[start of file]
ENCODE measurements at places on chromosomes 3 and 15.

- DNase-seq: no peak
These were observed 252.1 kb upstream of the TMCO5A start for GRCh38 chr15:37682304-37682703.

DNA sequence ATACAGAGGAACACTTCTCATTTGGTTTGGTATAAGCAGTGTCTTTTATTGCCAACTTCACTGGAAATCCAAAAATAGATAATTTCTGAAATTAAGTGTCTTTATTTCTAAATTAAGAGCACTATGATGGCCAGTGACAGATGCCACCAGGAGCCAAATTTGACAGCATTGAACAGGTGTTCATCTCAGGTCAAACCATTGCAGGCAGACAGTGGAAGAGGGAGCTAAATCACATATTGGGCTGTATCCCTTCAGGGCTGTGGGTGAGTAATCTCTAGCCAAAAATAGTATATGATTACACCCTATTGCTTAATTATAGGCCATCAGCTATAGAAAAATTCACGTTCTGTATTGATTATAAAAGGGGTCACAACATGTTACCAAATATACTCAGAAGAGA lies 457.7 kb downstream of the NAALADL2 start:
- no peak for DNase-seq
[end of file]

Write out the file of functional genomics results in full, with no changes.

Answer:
ENCODE measurements at places on chromosomes 3 and 15.

- DNase-seq: no peak
These were observed 252.1 kb upstream of the TMCO5A start for GRCh38 chr15:37682304-37682703.

DNA sequence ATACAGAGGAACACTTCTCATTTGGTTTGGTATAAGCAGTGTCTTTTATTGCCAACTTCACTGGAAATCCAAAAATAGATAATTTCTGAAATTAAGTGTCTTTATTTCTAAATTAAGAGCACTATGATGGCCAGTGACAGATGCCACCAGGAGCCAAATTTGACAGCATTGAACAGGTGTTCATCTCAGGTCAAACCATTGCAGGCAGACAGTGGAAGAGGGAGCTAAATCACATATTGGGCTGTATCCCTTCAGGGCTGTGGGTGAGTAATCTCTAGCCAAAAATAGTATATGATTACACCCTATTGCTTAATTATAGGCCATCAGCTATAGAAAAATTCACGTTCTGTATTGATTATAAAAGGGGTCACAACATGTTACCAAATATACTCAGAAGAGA lies 457.7 kb downstream of the NAALADL2 start:
- no peak for DNase-seq